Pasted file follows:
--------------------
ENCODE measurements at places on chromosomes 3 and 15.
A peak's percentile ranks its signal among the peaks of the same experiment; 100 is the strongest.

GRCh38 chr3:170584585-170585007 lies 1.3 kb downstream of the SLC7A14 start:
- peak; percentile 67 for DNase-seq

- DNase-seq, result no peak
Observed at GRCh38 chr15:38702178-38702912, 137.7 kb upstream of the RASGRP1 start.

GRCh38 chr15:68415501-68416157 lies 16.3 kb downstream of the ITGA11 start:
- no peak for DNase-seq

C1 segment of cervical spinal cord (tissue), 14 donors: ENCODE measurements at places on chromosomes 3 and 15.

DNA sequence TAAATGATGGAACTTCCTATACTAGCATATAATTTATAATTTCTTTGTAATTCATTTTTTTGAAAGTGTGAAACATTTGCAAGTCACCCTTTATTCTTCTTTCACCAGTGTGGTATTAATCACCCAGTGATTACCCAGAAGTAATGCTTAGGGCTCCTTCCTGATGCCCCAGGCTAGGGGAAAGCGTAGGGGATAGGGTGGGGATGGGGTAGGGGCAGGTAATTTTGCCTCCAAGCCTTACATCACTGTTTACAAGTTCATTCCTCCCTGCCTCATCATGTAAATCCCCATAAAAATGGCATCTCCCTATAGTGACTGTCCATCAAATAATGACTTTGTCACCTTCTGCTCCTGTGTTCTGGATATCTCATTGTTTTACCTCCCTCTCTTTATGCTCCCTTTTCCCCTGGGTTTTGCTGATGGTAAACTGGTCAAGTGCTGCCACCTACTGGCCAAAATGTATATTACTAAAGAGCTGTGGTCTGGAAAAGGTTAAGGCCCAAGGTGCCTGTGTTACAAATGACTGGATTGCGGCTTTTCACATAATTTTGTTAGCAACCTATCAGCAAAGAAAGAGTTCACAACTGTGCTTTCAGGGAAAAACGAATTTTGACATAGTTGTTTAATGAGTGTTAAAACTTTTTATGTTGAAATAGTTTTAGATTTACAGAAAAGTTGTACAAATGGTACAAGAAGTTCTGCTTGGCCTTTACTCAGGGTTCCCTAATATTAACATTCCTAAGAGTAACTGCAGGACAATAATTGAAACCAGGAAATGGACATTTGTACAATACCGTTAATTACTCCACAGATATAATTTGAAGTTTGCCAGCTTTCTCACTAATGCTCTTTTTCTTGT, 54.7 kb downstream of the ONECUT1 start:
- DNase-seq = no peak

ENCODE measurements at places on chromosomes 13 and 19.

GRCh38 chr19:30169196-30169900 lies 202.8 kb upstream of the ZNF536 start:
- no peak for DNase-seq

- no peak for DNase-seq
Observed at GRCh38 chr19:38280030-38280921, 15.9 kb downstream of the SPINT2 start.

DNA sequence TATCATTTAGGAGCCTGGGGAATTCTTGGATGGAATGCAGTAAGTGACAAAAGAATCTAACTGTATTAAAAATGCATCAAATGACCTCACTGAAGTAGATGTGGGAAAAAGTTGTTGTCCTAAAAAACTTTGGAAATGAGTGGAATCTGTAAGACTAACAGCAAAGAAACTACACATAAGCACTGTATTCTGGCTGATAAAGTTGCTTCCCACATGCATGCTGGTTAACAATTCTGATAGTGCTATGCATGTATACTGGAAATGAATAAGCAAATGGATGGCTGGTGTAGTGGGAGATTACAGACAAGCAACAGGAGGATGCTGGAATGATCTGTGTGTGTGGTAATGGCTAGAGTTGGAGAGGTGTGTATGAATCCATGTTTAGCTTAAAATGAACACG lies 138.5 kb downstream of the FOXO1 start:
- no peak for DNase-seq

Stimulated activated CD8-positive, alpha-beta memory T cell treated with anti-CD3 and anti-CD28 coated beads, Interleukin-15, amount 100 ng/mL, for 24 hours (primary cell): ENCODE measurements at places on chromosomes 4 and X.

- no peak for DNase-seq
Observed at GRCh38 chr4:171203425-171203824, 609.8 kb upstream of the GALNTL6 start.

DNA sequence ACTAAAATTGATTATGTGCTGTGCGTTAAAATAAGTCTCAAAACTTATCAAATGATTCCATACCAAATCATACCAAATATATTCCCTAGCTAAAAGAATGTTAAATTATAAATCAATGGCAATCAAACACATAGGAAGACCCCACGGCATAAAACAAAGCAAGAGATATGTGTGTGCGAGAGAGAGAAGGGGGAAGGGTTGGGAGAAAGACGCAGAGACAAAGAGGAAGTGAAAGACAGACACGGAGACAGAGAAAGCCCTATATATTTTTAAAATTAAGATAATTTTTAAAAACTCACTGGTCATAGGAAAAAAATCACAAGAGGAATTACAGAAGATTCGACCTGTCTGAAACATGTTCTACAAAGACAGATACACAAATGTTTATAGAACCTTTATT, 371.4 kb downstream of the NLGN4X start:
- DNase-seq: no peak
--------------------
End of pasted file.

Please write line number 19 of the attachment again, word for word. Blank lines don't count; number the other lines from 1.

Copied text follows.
Stimulated activated CD8-positive, alpha-beta memory T cell treated with anti-CD3 and anti-CD28 coated beads, Interleukin-15, amount 100 ng/mL, for 24 hours (primary cell): ENCODE measurements at places on chromosomes 4 and X.